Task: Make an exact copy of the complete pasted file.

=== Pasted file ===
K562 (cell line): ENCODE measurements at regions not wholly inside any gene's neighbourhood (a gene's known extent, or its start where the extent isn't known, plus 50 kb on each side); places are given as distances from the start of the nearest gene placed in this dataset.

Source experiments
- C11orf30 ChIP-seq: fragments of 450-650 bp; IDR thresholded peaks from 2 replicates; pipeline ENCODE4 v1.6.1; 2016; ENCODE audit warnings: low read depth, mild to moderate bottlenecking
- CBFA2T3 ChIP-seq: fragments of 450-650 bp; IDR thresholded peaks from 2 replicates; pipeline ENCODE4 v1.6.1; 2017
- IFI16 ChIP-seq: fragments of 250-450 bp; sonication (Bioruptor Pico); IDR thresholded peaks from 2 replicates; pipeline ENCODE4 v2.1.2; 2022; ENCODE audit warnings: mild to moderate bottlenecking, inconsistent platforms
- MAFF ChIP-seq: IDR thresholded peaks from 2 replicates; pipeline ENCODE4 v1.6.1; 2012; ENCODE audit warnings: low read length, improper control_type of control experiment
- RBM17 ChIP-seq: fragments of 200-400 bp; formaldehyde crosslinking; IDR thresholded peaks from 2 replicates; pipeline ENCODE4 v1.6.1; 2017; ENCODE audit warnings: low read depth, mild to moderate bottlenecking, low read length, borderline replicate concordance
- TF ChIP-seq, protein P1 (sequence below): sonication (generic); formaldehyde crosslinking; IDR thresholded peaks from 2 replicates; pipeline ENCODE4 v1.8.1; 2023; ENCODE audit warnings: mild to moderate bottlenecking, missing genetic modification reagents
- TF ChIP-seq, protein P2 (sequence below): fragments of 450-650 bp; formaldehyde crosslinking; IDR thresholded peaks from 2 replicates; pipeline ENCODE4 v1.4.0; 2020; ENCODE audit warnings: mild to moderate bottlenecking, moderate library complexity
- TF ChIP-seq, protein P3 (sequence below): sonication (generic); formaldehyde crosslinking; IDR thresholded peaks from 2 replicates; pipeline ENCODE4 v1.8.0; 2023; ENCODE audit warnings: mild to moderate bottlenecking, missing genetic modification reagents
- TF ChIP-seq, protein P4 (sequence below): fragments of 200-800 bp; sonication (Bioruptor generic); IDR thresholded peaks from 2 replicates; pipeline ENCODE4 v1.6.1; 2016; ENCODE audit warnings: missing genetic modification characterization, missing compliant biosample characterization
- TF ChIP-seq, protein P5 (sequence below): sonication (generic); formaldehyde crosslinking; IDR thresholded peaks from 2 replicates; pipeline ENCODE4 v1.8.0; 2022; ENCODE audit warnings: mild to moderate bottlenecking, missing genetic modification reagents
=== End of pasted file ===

K562 (cell line): ENCODE measurements at regions not wholly inside any gene's neighbourhood (a gene's known extent, or its start where the extent isn't known, plus 50 kb on each side); places are given as distances from the start of the nearest gene placed in this dataset.

Source experiments
- C11orf30 ChIP-seq: fragments of 450-650 bp; IDR thresholded peaks from 2 replicates; pipeline ENCODE4 v1.6.1; 2016; ENCODE audit warnings: low read depth, mild to moderate bottlenecking
- CBFA2T3 ChIP-seq: fragments of 450-650 bp; IDR thresholded peaks from 2 replicates; pipeline ENCODE4 v1.6.1; 2017
- IFI16 ChIP-seq: fragments of 250-450 bp; sonication (Bioruptor Pico); IDR thresholded peaks from 2 replicates; pipeline ENCODE4 v2.1.2; 2022; ENCODE audit warnings: mild to moderate bottlenecking, inconsistent platforms
- MAFF ChIP-seq: IDR thresholded peaks from 2 replicates; pipeline ENCODE4 v1.6.1; 2012; ENCODE audit warnings: low read length, improper control_type of control experiment
- RBM17 ChIP-seq: fragments of 200-400 bp; formaldehyde crosslinking; IDR thresholded peaks from 2 replicates; pipeline ENCODE4 v1.6.1; 2017; ENCODE audit warnings: low read depth, mild to moderate bottlenecking, low read length, borderline replicate concordance
- TF ChIP-seq, protein P1 (sequence below): sonication (generic); formaldehyde crosslinking; IDR thresholded peaks from 2 replicates; pipeline ENCODE4 v1.8.1; 2023; ENCODE audit warnings: mild to moderate bottlenecking, missing genetic modification reagents
- TF ChIP-seq, protein P2 (sequence below): fragments of 450-650 bp; formaldehyde crosslinking; IDR thresholded peaks from 2 replicates; pipeline ENCODE4 v1.4.0; 2020; ENCODE audit warnings: mild to moderate bottlenecking, moderate library complexity
- TF ChIP-seq, protein P3 (sequence below): sonication (generic); formaldehyde crosslinking; IDR thresholded peaks from 2 replicates; pipeline ENCODE4 v1.8.0; 2023; ENCODE audit warnings: mild to moderate bottlenecking, missing genetic modification reagents
- TF ChIP-seq, protein P4 (sequence below): fragments of 200-800 bp; sonication (Bioruptor generic); IDR thresholded peaks from 2 replicates; pipeline ENCODE4 v1.6.1; 2016; ENCODE audit warnings: missing genetic modification characterization, missing compliant biosample characterization
- TF ChIP-seq, protein P5 (sequence below): sonication (generic); formaldehyde crosslinking; IDR thresholded peaks from 2 replicates; pipeline ENCODE4 v1.8.0; 2022; ENCODE audit warnings: mild to moderate bottlenecking, missing genetic modification reagents